At that point, things go roughly the way they do in the film for a while, with one key difference: Leia operates the gun turrets while Han and Chewie fly/fix the ship. Because as we saw in the first movie, there is a turret that can be operated independently of the cockpit, and Leia isn’t the kind of person to sit passively by and watch other people do the rescuing when she can pick up a gun and start shooting. She might not be as good of a shot as Han or Luke, but she can at least make the Imperial pilots nervous. (Oh, and that also means Leia’s primary role during this section of the movie isn’t to sit there whining about each decision Han makes, only to be proved wrong by his manly manliness that manfully mans up at every turn.)
Jump ahead past the kiss (which would still happen, although again, without the “Oh, I don’t like scoundrels like you,” “Sure you do, you just don’t know it yet. Once I commit sexual assault against you, you’ll realize you love me!” “Oh, hey! I guess I do!” bullshit) to Bespin and Lando. Here, instead of spending all her time changing outfits and getting her hair done, Leia decides to ingratiate herself to Lando using her diplomatic skills, and see if she can’t get a few strings pulled to get a message out to the Rebel Alliance (an actual sensible, active thing for a major character to do in that situation.) Instead, she comes back to Han and tells him that Lando is being evasive. There are areas of the city he won’t show them, he avoids letting them use the communications systems, and he won’t give a straight answer as to what’s wrong with the Falcon. She suggests that Han and Chewie keep an eye on the repairs at all times, while she goes looking for Threepio. (Again, note the active decision making, instead of just letting other people do things while she whines.)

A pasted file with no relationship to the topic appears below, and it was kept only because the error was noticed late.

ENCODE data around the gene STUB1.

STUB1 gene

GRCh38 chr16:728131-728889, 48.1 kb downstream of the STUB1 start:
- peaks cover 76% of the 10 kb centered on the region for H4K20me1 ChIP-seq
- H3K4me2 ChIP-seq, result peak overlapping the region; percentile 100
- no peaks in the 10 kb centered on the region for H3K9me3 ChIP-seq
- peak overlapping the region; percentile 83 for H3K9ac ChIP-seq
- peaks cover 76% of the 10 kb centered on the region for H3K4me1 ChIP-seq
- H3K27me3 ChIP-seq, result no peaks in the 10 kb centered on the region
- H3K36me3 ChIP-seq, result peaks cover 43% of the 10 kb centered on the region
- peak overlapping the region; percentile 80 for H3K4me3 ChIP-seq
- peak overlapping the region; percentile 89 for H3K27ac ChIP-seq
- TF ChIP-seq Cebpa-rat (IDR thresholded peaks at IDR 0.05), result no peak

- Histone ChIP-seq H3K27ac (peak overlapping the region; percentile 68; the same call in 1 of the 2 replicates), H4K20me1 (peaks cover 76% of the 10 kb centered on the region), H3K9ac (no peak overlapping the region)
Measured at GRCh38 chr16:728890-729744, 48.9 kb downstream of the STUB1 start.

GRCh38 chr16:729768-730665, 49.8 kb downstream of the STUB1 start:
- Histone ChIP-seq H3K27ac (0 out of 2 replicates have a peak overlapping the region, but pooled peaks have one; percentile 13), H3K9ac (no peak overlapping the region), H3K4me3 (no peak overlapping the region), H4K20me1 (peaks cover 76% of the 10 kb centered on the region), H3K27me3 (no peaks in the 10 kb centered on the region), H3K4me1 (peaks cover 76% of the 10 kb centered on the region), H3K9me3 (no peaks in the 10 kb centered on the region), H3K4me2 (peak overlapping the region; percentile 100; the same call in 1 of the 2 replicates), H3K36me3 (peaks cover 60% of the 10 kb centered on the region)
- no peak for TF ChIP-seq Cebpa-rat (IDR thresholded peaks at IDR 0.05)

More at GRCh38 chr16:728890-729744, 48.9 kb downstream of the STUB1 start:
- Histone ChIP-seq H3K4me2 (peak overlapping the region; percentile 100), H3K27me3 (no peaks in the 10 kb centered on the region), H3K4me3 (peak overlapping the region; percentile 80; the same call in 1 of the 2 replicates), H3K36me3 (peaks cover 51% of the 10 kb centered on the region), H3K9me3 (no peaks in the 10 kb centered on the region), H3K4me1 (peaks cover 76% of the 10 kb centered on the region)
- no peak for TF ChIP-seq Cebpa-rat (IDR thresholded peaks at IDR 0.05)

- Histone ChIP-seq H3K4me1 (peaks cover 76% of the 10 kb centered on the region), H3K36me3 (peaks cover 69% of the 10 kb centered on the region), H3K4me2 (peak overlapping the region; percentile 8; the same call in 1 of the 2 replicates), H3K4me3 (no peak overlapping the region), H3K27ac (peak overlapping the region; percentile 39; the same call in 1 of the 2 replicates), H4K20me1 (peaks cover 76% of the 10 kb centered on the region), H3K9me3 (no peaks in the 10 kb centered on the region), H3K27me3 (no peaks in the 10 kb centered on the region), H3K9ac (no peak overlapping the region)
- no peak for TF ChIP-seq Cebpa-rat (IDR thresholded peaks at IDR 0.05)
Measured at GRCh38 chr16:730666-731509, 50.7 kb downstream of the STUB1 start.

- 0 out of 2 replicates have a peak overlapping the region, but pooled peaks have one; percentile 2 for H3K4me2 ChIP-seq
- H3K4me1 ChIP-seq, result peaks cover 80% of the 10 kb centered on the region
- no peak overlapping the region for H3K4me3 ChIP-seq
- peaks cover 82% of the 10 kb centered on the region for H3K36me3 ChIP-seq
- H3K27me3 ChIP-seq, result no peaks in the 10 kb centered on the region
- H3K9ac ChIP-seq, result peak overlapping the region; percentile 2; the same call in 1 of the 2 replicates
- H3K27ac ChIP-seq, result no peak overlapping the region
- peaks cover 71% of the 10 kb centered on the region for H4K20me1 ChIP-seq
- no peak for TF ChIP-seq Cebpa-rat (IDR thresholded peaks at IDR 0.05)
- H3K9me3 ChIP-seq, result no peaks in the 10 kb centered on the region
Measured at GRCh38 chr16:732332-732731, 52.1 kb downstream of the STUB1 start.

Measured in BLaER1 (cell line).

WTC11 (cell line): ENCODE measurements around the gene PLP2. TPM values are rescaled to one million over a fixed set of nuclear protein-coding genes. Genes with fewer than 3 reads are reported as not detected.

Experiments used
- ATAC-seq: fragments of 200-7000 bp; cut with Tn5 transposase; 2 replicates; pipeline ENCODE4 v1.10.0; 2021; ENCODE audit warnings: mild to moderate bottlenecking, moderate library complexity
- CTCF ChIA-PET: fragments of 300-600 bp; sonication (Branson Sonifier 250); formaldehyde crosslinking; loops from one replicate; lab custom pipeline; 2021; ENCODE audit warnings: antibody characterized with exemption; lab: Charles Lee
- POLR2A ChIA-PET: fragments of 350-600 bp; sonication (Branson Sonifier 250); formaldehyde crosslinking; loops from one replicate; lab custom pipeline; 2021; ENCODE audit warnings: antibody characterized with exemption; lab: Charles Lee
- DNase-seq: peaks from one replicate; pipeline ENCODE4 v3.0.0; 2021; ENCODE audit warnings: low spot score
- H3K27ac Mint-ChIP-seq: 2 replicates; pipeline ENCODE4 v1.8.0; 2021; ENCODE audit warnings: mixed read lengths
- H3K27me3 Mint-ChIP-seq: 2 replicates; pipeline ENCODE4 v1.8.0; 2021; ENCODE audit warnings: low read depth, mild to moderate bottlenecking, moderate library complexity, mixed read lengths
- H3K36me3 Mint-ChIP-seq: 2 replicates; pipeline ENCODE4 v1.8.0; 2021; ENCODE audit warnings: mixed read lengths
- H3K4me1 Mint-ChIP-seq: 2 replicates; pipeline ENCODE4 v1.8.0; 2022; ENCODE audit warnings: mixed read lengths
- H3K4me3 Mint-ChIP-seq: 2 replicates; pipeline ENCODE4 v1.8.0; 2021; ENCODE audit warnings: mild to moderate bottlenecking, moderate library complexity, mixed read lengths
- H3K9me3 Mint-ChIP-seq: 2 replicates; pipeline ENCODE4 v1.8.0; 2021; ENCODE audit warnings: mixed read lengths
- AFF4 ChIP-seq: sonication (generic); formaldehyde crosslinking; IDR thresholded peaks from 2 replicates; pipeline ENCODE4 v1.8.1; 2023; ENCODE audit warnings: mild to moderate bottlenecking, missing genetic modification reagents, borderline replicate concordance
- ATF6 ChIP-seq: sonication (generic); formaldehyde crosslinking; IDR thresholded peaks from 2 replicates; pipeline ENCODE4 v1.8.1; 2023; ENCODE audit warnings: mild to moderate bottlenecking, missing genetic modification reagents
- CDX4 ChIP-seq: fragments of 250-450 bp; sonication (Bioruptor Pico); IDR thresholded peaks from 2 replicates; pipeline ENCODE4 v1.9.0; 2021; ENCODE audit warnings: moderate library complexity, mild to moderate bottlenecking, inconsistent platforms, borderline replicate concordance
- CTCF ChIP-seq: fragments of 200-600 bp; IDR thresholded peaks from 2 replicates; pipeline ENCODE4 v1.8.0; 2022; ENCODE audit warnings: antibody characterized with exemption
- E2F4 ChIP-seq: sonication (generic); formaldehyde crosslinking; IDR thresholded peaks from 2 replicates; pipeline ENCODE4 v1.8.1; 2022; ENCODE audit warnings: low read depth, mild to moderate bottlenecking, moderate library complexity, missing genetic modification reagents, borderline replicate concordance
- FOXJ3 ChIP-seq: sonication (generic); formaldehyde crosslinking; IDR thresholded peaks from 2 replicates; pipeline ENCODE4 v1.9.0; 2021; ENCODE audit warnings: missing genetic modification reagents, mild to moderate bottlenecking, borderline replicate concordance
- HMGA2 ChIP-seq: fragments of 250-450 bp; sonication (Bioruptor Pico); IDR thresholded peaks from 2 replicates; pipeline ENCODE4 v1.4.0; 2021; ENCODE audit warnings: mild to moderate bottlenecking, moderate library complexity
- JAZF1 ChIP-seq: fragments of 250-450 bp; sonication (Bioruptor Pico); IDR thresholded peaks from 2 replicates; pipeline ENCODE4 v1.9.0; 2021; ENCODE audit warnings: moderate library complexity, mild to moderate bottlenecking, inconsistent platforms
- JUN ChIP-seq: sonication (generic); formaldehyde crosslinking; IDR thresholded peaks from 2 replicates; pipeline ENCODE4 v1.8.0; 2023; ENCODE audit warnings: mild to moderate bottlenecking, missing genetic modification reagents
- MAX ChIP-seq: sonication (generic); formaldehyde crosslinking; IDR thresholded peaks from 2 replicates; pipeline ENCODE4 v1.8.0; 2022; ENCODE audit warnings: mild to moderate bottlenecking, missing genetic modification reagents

Of course, they get captured anyway, they get tortured (and the suggestion Timothy Zahn made would be more explicit here, which is that Leia is actually tougher under torture than Han…after all, she wouldn’t give up the location of the Yavin base despite torture and drugs)…and Han gets frozen in carbonite. From there, things would progress pretty much as normal, because Leia becomes a more active character once Han is out of the picture. (Still not fond of the “Leia gets a flash of
woman’s intuition Jedi insight” sequence, but that’s something that could be handled better if it was foreshadowing for Leia actually using Jedi powers in ‘Return of the Jedi’.)
The point of all this? Only that it is possible to handle Leia as an active, decisive, intelligent, emotionally-mature female character without losing the essential plot of ‘Empire’. The fact that they didn’t do this isn’t a reflection of some insoluble plot conundrum, it’s a reflection of laziness and a reliance on stereotypes of female behavior on the part of the writers. And this is the “best” Star Wars flick?